Some of the islands in the Banda Sea, including Halmahera remain largely unexplored, and stunning new dive sites are continually being discovered. Scuba diving from the Mutiara Laut in the Banda Sea is spectacular; you will enjoy great visibility and dramatic drop offs. You will encounter large Tuna, schools of Jacks, Rays, Sharks, Napoleon Wrasses, big Lobsters, Groupers, and an abundance of Turtles. In addition, there are large populations of Dogtooth Tuna and Mobula Rays. Enormous schools of Fusiliers and Redtooth Triggerfish, as well as a proliferation of Mandarin Fish and the endemic Ambon Scorpionfish can be seen on every dive. Encounters with large fish and a variety of whales are common.

The best scuba diving conditions in the Banda Sea occur between September and December, and again in March and April. There are more than 30 dive sites in this area. The waters are calm with visibility between 50-100 feet (15-30 m.). Dive depths range from 16-130 feet (5-40 m.), and currents can be both gentle and strong. Water temperatures range between 79°-84°F (26°-29°C). Because of the number of dives you will be able to make each day it is recommended that you wear a 3-5 mm. wetsuit. Diving in the Banda Sea is recommended for intermediate to advanced level divers.

May to November is the dry season in the region of the Banda Sea. Rain is likely between December and April, with the highest amounts of rainfall occurring in January and February. Surface temperatures remain a constant 81°-90°F (27°-32°C), and refreshing breezes help to moderate. Between October and January, the Mutiara Laut departs from either Sorong or Timika in West Papua Province, and crosses the Banda Sea as she travels to the Maluku Islands, also known as the Spice Islands, or the Mollucas.

Dive sites you may visit include Gunung Api and Lucipara. Gunung Api is an isolated volcanic peak that rises in the middle of the Banda Sea. Your unique diving experience here will have you floating amid a multitude of Banded Kraits. Lucipara is comprised of five small atolls that stretch for approximately two miles (3 km.) across the Banda Sea. Nesting Green Turtles converge among these atolls that are the peaks of seamounts rising from the sea bed. On day dives you will enjoy excellent drop offs, while on night dives you will encounter the rare Flashlight Fish.

Alor & Wetar

Alor is the largest island of the Alor archipelago. Its volcanic origins resulted in the rugged terrains that exist today. The diving at Alor and its surrounding islands is marked by amazing walls and spectacular corad gardens replete with a variety of schooling reef fish. Scuba diving at Alor is said to be world class, and offers opportunities to encounter Pilot Whales and Dolphins.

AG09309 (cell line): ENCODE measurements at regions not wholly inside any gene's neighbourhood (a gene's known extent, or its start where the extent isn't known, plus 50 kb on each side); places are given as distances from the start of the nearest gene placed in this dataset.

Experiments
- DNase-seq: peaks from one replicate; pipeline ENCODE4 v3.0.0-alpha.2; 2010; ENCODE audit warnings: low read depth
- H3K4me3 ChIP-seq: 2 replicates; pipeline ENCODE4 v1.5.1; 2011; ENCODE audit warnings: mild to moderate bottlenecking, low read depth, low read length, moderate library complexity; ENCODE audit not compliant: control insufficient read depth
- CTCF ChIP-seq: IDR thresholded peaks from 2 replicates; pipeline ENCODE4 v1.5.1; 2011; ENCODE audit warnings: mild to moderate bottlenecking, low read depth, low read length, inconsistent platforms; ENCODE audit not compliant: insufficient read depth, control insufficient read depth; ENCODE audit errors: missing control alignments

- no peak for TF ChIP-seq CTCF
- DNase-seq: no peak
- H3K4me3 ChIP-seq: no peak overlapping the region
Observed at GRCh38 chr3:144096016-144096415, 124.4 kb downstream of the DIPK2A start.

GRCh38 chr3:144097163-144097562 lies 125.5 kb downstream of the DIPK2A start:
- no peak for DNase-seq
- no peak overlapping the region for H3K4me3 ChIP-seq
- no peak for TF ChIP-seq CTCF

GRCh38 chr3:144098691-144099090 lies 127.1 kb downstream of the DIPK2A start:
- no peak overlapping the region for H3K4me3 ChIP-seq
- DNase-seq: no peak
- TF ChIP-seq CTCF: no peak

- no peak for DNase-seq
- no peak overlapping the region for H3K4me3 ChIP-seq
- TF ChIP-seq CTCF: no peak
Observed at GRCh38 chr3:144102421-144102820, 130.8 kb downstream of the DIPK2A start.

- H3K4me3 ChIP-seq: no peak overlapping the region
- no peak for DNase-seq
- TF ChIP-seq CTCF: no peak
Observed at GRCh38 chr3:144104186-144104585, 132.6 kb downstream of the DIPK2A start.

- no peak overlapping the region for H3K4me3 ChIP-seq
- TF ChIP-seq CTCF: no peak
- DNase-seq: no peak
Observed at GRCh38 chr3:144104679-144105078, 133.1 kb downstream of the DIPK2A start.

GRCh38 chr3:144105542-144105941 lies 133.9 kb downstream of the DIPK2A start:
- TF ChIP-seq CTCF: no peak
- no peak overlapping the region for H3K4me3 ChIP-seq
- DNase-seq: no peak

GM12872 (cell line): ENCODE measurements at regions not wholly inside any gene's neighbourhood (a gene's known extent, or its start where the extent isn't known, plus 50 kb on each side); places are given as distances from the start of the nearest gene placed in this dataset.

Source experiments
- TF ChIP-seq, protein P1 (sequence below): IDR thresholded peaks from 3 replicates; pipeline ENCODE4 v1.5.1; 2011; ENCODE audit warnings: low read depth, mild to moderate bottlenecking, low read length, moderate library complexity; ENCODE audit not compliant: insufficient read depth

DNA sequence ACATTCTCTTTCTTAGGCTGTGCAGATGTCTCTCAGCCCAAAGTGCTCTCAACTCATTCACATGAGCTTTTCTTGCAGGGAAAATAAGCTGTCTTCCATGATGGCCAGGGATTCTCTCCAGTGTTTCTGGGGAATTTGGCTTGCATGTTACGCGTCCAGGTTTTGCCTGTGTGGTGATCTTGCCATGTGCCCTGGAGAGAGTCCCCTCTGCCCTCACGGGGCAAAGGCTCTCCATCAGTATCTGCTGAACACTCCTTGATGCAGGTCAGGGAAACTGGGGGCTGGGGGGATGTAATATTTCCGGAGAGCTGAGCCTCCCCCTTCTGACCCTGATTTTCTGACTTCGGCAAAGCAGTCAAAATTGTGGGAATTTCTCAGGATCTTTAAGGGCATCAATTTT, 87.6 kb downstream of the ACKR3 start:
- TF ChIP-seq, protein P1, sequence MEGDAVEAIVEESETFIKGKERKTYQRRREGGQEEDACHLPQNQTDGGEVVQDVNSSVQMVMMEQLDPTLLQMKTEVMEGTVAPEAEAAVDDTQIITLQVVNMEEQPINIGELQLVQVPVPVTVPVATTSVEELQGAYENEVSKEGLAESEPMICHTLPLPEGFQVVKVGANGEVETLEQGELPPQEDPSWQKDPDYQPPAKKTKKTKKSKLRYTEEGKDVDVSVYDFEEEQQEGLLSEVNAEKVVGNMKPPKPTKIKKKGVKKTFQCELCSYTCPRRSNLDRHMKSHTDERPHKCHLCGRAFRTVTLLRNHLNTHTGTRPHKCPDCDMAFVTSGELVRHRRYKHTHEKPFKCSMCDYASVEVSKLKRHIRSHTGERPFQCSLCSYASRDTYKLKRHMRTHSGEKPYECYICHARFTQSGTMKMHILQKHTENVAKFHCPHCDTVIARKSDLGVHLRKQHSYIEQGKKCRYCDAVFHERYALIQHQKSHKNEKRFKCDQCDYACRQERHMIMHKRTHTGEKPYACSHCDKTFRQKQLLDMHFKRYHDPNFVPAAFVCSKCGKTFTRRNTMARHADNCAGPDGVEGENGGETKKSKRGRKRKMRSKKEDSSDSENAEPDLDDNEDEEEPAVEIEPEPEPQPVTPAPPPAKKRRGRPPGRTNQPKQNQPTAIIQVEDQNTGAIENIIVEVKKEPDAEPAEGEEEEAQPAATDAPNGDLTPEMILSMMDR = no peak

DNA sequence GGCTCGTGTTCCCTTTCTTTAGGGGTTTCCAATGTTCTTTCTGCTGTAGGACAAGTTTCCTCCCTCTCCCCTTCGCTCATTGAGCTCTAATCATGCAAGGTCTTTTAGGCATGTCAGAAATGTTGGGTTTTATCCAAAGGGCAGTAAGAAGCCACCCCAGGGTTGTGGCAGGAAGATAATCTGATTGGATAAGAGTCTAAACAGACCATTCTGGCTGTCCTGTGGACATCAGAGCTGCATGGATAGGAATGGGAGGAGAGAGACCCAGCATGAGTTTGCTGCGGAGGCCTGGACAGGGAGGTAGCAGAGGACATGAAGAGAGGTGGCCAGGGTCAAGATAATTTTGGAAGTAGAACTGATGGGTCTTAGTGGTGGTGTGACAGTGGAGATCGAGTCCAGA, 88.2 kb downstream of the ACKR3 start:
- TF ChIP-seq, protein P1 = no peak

The best diving conditions at Alor occur between May and October, although year round diving is offered. Due to the strong currents in this region, diving at Alor is recommended for experienced divers. One of the dive sites you may visit is Kal’s Dream, highly attractive due to its abundant aquatic life. You will see sparkling Anthias as you make your way down the seamount here. Larger fish are plentiful, and you may encounter Grey Reef Sharks, Rays, Barracuda, Snappers, Surgeons, and schools of Fusiliers.

The dive site known as Sharks Galore is off the coast of Pura Island. Here you will experience a gentle drift dive as you watch the Grey Reef and White-tipped Sharks swim by among the large Dog-toothed Tuna.

The Twilight Zone dive site is a critter-dive paradise with an abundance of wonderful creatures that populate this area. Look for Bobbit Worms, Gunard Lionfish, Snake Eels, and Nudibranchs. Octopuses cover the coral mounds. On night dives you may be witness to the animals leaving their holes to aggressively hunt their prey.

Dive depths at any of the 15+ dive sites in this region are between 40-130 feet (12-40 m.). Visibility is good, and ranges from 40-100 feet (12-30 m.). Water temperatures range between 79°-90°F (26°-32°C). Because of the number of dives you will be able to make each day it is recommended that you wear a 3-5 mm. wetsuit. The dry season in this area is from May to October, and air temperatures range between 81°-90°F (27°-32°C). Departing from Maumere or possibly some other port, the Mutiara Laut sails to Alor and Wetar in the Banda Sea during the months of September and October. Diving in the Banda Sea is recommended for advanced level divers.


Southeast of mainland Sulawesi lies a collection of small islands known as Wakatobi. The remoteness of this island grouping lends to its serenity as well as to amazing scuba diving opportunities at any of the more than 50 dive sites here. You will see excellent coral formations and spectacular reefs. Vibrant and healthy, these coral fields are home to an abundance of marine life.

The climate at Wakatobi is tropical, with the air temperature averaging 90°F (32°C). The rainy season takes place in January and February. Consistently good diving conditions occur from March through December. The water’s surface might be a bit choppy during the summer months, as a result of the coral spawning. During July and August, the waters are cooler and visibility is reduced due to the rich plankton blooms and large marine animals they attract. The best time to observe Pilot Whales is between November and April.

Dive depths in this region are between 16-130 feet (5-40 m.). Visibility is good, and ranges from 50-250 feet (15-80 m.). Water temperatures range between 79°-84°F (26°-29°C). Because of the number of dives you will be able to make each day it is recommended that you wear a 3-5 mm. wetsuit. Diving at Wakatobi is suitable for beginning to advanced level divers.

Whether you are looking for an amazing scuba diving vacation or wish to charter this luxury yacht for your own private charter, the Mutiara Laut strives to provide scuba divers and vacationers with the highest quality and most innovative liveaboard experience possible. In addition to unmatched scuba diving, guests aboard the Mutiara Laut will enjoy excellent accommodations and delicious meals as part of their vacation package. This Pearl of the Sea affords guests both safety and comfort as she travels to the best diving locations in the seas around the remote islands of Indonesia.